New York State Seal
STATE OF NEW YORK
INSURANCE DEPARTMENT
25 BEAVER STREET
NEW YORK, NEW YORK 10004

George E. Pataki
Governor

Gregory V. Serio
Superintendent

The Office of General Counsel issued the following opinion on September 22, 2004, representing the position of the New York State Insurance Department.

Re: Reliance on Insurer’s Website Description of Benefits

Issue

Would the description of the benefits in a health insurer’s certificate of the benefits provided under a group policy or contract prevail over a description of benefits contained on the insurer’s website?

Conclusion

The description in the insurer’s certificate would prevail over a description contained on the insurer’s website.

Facts

The inquirer’s firm is licensed, among other functions, as a life & health insurance agent, in accordance with New York Insurance Law § 2103(a) (McKinney 2000 and 2004 Supplement), and as an insurance consultant, in accordance with New York Insurance Law § 2107(a) (McKinney 2000). One of the inquirer’s firm’s clients purchased a group contract from a Health Maintenance Organization holding a Certificate of Authority from the Commissioner of Health in accordance with New York Public Health Law § 4403(1) (McKinney 2002)

Since the contract in question is to cover the inquirer’s client’s employees, it is also subject to regulation under the Employee Retirement Income Security Act (ERISA), 29 U.S.C.A. § 1001 et seq (West 1999 and 2003 Supplement), as evidence of coverage for a employee welfare benefit plan, as that term is defined in ERISA. 29 U.S.C.A. § 1002(1) (West 1999). The inquirer’s client intended to utilize the certificate issued by the HMO as the required Summary Plan Description, as that term is defined in ERISA. 29 U.S.C.A. § 1022(b) (West 1999):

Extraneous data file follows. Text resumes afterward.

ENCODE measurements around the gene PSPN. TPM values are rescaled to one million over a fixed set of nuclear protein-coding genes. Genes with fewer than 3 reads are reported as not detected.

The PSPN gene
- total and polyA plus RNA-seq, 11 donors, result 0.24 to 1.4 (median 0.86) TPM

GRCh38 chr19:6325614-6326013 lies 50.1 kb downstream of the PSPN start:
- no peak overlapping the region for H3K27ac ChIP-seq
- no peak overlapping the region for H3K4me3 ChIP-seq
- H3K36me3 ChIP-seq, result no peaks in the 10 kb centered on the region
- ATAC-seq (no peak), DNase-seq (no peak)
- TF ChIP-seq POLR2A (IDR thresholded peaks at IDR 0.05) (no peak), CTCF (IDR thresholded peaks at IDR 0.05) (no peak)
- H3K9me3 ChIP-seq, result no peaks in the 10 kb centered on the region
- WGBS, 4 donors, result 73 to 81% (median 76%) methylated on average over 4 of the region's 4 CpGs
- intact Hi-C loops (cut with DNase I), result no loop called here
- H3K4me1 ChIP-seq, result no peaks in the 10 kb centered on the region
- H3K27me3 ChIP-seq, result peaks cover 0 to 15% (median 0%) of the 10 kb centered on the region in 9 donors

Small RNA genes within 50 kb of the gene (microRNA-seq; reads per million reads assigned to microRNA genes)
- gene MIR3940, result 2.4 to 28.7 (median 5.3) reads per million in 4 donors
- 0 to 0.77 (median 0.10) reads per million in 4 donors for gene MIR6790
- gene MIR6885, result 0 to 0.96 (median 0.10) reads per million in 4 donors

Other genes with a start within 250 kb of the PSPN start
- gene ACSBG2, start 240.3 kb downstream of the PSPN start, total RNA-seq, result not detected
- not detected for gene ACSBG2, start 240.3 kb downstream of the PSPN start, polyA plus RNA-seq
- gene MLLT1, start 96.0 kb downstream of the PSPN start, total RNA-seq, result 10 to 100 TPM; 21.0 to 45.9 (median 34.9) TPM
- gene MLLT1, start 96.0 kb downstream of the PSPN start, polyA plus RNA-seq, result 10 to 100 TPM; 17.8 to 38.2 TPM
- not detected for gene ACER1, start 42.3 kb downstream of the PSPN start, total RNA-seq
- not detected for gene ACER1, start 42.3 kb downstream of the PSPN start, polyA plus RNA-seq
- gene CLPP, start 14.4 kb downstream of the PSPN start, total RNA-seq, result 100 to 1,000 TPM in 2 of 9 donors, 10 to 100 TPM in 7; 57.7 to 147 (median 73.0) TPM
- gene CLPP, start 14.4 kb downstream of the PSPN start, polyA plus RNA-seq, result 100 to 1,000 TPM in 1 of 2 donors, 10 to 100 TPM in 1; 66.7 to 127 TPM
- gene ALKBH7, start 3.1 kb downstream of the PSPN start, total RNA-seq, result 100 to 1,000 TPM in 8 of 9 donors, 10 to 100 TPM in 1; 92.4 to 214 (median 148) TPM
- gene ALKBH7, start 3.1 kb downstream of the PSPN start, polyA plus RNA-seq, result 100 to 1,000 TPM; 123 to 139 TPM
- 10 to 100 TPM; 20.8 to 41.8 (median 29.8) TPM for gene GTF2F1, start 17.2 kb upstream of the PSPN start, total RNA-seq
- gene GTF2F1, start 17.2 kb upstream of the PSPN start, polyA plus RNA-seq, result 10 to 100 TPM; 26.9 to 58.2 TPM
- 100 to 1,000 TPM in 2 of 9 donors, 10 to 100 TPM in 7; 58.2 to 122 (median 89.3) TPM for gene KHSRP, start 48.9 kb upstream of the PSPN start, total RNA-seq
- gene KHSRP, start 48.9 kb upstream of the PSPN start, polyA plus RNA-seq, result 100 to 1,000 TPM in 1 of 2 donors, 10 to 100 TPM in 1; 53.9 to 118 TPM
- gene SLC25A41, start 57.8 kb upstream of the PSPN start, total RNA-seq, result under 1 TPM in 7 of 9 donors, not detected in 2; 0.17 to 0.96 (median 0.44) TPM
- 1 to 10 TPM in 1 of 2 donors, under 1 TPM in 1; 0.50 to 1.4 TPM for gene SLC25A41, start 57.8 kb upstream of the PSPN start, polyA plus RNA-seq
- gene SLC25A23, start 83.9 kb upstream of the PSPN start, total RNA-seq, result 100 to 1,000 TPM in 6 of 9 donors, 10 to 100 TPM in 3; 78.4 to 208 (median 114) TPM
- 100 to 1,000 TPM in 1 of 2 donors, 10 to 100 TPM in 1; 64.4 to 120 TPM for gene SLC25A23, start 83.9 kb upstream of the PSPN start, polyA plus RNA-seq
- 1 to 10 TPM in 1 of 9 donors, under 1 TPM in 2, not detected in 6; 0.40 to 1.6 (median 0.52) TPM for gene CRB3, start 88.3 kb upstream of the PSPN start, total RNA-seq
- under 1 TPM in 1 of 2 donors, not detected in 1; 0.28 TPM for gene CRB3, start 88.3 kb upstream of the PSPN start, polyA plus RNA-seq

The summary plan description shall contain the following information: The name and type of administration of the plan; in the case of a group health plan, . . . whether a health insurance issuer . . . is responsible for the financing or administration (including payment of claims) of the plan and (if so) the name and address of such issuer; the name and address of the person designated as agent for the service of legal process, if such person is not the administrator; the name and address of the administrator; names, titles and addresses of any trustee or trustees (if they are persons different from the administrator); . . . the plan's requirements respecting eligibility for participation and benefits; . . circumstances which may result in disqualification, ineligibility, or denial or loss of benefits; . . . the procedures to be followed in presenting claims for benefits under the plan including the office at the Department of Labor through which participants and beneficiaries may seek assistance or information regarding their rights under this Act and the Health Insurance Portability and Accountability Act of 1996 with respect to health benefits that are offered through a group health plan . . . and the remedies available under the plan for the redress of claims which are denied in whole or in part (including procedures required under section 503 of this Act.